Fla. prosecutor removed from cop-killing case over death penalty decision

OPD Chief Mina'extremely upset about decision not to seek death penalty in Markeith Loyd case

Bondi, whose office represents the state in death-penalty cases before the Florida Supreme Court, also criticized the local prosecutor.

In making her announcement, Ayala referenced a bill passed Tuesday that will require a unanimous jury recommendation before the death penalty can be imposed.

In the Capitol, Republican lawmakers gathered Thursday morning to condemn Ayala, who in November became the first African-American elected state attorney in the state of Florida. He is charged with killing his pregnant ex-girlfriend and Lt. Debra Clayton.

Florida's governor has reassigned a case involving the killing of an Orlando police officer after a prosecutor said she would not seek the death penalty.

Instead of State Attorney Aramis Ayala of Orange County's 9 Judicial Circuit Court handling the first-degree murder probe, State Attorney Brad King will be taking on the case instead after Ayala refused to recuse herself, per a release from Scott's office.

Loyd is accused of killing his pregnant ex-girlfriend Sade Dixon last December.

Ayala didn't run on an anti-death penalty platform when she campaigned, since at the time Florida's death penalty law was in question after the U.S. Supreme Court declared it unconstitutional.

State Attorney Aramis Ayala on Thursday said she had chose to no longer seek the death penalty in first-degree murder cases after conducting a review.

"I began to do the research, and I was like, 'Hey, I appreciate it, '" Ayala said.

She argued that evidence showed the death penalty was overly expensive, slow, inhumane and did not increase public safety.

WESH 2 News cameras were rolling last month when State Attorney Aramis Ayala was asked about the death penalty policy her office was developing. "That's Florida's second death penalty statute in less than two years".

The U.S. Supreme Court decided past year to strike down the Florida's death penalty statute, claiming it violated the Sixth Amendment by giving judges, not juries, the final decision to impose capital punishment. Most cite recent USA and Florida Supreme Court rulings that require unanimous jury decisions in death sentences handed down since June 2002.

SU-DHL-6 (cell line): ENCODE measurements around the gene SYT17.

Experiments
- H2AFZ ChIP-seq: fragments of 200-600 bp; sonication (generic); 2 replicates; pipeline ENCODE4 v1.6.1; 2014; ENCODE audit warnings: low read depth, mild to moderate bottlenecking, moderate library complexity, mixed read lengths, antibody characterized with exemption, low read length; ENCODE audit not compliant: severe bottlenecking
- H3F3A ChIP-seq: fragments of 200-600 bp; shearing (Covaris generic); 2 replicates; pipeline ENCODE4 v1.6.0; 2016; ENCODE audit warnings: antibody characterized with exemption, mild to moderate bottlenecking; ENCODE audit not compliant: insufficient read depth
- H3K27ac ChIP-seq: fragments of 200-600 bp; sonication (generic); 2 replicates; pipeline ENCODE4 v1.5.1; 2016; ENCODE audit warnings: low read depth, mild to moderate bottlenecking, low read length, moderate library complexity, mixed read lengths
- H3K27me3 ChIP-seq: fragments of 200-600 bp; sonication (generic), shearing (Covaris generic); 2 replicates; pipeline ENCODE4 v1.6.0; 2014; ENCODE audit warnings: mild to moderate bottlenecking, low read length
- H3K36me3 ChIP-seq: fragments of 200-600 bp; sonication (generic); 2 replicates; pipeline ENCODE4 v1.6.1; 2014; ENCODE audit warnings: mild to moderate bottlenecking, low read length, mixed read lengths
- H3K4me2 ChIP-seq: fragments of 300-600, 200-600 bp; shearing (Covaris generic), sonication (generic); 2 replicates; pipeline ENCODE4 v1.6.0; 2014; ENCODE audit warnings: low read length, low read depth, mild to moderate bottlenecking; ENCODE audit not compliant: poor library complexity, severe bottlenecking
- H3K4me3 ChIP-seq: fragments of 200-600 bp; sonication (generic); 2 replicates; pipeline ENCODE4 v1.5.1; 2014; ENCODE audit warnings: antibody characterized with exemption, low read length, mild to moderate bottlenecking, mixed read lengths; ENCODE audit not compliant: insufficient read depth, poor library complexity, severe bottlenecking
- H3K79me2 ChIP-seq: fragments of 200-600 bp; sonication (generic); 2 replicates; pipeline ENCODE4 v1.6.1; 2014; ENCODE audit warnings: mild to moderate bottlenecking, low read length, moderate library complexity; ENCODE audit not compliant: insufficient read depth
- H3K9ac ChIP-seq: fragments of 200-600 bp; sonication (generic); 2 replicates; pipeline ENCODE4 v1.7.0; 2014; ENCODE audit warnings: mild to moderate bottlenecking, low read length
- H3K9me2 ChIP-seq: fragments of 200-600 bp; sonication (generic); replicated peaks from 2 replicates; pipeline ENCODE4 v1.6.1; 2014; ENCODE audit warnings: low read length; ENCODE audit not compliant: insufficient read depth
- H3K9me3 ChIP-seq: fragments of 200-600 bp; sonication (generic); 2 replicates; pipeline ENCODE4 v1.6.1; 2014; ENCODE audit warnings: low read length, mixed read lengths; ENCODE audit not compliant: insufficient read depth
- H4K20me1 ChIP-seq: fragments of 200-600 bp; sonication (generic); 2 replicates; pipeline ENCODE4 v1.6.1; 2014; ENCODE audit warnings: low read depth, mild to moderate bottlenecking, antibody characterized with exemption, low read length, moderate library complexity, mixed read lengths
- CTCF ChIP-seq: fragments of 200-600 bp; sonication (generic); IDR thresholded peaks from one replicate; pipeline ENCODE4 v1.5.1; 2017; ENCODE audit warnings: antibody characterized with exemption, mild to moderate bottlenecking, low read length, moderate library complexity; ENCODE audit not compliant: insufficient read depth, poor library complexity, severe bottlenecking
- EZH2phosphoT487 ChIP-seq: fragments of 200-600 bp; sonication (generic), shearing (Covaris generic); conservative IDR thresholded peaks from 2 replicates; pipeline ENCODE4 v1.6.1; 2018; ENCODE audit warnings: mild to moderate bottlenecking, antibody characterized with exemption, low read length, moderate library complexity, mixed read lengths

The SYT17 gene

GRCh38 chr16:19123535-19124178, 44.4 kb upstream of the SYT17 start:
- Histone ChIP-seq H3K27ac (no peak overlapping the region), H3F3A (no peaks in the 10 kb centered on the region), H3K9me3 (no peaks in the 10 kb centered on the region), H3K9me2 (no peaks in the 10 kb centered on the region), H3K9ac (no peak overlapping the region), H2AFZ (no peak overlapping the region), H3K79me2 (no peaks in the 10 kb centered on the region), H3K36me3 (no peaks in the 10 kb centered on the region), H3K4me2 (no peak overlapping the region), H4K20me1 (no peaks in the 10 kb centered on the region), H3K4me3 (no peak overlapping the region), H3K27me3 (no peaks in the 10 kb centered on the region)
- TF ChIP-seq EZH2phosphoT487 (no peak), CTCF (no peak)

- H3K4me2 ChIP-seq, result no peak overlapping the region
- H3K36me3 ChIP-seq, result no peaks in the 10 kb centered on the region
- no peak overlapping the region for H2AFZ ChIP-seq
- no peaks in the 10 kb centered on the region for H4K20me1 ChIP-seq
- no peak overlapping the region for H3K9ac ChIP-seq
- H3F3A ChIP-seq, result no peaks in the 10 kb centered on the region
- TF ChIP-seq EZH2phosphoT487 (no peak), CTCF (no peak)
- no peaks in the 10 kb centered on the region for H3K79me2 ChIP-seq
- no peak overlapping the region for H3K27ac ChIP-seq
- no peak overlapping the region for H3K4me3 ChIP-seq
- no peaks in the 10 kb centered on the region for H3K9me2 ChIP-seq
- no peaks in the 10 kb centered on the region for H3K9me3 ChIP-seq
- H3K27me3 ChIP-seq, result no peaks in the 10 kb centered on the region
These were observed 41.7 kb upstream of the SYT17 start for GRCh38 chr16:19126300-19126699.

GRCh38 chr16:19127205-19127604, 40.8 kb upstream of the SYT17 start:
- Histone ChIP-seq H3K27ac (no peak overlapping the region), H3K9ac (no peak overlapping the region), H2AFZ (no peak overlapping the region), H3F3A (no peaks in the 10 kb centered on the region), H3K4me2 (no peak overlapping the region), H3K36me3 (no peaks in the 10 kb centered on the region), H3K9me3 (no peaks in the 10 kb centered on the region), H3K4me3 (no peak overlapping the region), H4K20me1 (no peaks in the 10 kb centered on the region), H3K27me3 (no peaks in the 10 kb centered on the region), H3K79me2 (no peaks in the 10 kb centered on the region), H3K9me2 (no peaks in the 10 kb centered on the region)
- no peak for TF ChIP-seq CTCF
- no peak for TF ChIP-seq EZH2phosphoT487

"Unfortunately, I haven't been given the time since taking office, and some very serious things happening, to develop that", Ayala said on February 23.

But Adora Obi Nweze, president Florida State Conference NAACP, said it was a step in the right direction.

"Florida's death penalty has been the cause of considerable legal chaos, uncertainty and turmoil, ' said Ayala, adding that the practice gives victims" families false hope.

Ayala, who as recently as February suggested that she was undecided on whether to pursue the death penalty for Loyd called her decision the most important one she has made as a prosecutor.

'She informed me this afternoon that she refuses to do that.

"Spencer's successive post conviction motion is without merit and summary denial is appropriate", Assistant State Attorney Kenneth Nunnelley and Senior Assistant Attorney General Scott Browne wrote in a March 1 motion opposing Spencer's attempt to vacate his death sentence.

Ayala told reporters that she understands that members of the law enforcement community may be upset. This is the kind of case where people who are ambivalent about the death penalty are nevertheless likely to support Loyd's execution (assuming he's found guilty). "My office will thoroughly and painstakingly evaluate each capital offense and seek the death penalty only in the rare cases that are so heinous, atrocious, and undeserving of mercy as to be considered the worst of the worst in our society".

The county is also among 10 Florida counties that together account for half the state's death row population, the organization said.

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